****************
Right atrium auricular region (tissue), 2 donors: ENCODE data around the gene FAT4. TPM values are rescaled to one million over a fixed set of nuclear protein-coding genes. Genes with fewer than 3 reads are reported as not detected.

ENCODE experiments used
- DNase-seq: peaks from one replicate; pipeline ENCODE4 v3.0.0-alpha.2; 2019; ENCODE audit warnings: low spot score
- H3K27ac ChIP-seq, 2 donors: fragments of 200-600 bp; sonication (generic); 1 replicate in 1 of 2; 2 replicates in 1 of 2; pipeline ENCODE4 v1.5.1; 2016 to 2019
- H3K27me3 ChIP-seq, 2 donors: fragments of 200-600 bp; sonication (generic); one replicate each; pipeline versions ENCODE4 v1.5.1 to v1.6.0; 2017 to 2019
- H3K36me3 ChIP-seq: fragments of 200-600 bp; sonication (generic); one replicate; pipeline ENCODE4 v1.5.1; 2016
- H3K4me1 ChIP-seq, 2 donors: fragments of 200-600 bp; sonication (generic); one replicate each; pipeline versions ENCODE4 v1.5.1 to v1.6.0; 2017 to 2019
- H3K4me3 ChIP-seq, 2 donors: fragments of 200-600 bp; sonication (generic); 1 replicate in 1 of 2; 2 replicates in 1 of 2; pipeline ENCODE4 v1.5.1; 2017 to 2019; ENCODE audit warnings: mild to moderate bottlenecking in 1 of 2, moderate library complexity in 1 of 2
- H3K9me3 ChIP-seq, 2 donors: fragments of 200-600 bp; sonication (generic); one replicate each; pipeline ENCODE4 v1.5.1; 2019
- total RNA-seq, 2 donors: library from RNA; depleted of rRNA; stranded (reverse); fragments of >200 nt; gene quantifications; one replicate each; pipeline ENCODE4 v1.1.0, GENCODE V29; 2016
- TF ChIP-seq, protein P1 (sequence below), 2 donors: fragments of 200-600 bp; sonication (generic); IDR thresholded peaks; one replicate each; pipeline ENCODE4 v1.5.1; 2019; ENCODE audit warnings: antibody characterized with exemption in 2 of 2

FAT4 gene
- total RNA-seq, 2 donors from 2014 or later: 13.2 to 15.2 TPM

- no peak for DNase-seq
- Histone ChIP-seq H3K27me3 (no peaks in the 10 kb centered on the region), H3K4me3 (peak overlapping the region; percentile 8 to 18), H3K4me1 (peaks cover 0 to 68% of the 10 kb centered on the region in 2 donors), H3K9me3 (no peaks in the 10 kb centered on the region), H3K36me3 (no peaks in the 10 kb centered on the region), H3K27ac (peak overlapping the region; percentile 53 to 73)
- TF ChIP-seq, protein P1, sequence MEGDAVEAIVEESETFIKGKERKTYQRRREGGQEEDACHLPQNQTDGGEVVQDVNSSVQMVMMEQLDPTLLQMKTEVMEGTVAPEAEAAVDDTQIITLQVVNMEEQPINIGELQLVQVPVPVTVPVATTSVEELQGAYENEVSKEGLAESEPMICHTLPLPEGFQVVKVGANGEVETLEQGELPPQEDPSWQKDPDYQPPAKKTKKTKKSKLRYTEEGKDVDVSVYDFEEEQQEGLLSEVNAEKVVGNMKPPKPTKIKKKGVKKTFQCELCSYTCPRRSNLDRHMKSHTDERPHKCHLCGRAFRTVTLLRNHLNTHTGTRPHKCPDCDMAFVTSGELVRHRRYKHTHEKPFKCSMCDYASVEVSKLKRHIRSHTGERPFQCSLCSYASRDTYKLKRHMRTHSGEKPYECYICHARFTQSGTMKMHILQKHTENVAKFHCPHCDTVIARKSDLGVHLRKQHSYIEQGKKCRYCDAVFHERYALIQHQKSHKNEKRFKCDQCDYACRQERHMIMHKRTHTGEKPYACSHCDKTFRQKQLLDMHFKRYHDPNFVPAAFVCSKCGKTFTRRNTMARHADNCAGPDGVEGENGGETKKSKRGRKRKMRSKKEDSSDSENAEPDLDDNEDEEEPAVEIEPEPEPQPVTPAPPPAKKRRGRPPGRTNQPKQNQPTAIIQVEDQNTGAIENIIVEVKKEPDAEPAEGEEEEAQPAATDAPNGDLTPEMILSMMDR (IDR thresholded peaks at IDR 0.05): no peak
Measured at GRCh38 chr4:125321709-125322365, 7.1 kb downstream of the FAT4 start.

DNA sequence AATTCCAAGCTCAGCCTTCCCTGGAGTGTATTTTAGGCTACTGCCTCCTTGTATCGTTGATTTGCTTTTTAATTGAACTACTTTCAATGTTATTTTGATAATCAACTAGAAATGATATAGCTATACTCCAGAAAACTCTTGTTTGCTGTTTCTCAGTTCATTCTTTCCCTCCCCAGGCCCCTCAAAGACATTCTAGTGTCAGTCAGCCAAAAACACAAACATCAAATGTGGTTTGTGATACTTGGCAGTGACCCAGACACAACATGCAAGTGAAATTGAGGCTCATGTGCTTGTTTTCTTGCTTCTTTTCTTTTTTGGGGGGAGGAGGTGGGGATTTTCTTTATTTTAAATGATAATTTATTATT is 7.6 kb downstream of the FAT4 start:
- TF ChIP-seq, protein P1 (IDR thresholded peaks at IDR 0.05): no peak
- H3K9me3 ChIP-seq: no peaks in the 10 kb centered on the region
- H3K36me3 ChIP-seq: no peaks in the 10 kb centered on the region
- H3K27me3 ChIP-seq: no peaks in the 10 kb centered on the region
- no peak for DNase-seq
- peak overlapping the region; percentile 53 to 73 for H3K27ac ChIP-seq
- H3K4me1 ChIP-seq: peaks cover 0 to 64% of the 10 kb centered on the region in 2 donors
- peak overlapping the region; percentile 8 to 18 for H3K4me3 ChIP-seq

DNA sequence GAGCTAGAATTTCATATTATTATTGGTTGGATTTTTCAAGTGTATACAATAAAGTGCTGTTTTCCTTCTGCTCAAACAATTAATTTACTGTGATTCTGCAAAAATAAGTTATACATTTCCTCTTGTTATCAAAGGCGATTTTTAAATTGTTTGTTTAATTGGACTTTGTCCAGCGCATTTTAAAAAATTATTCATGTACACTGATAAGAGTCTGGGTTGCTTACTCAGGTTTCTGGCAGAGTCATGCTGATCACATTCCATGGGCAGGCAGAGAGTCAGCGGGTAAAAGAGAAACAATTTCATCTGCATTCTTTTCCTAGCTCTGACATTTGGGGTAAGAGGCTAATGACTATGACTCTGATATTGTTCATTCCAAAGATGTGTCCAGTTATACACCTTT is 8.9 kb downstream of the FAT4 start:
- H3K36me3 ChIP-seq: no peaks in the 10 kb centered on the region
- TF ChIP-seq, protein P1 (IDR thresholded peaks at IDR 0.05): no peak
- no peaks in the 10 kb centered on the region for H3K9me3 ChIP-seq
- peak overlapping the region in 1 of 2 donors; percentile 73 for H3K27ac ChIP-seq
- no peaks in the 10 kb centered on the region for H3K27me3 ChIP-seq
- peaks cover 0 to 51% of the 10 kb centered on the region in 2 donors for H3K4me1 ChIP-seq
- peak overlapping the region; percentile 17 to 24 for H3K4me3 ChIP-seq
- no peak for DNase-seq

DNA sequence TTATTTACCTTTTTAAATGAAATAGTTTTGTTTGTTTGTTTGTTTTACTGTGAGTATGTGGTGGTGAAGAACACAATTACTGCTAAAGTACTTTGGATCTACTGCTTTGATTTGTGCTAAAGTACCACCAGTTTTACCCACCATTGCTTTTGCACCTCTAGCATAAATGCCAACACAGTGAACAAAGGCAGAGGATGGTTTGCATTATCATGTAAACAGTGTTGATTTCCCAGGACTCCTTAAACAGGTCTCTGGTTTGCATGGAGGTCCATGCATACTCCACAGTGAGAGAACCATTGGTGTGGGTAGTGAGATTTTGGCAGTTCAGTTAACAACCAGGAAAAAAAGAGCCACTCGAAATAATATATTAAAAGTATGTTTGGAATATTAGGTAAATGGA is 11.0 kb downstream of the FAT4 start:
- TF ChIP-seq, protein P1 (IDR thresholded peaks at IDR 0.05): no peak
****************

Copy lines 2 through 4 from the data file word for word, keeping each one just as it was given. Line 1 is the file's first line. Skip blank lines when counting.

ENCODE experiments used
- DNase-seq: peaks from one replicate; pipeline ENCODE4 v3.0.0-alpha.2; 2019; ENCODE audit warnings: low spot score
- H3K27ac ChIP-seq, 2 donors: fragments of 200-600 bp; sonication (generic); 1 replicate in 1 of 2; 2 replicates in 1 of 2; pipeline ENCODE4 v1.5.1; 2016 to 2019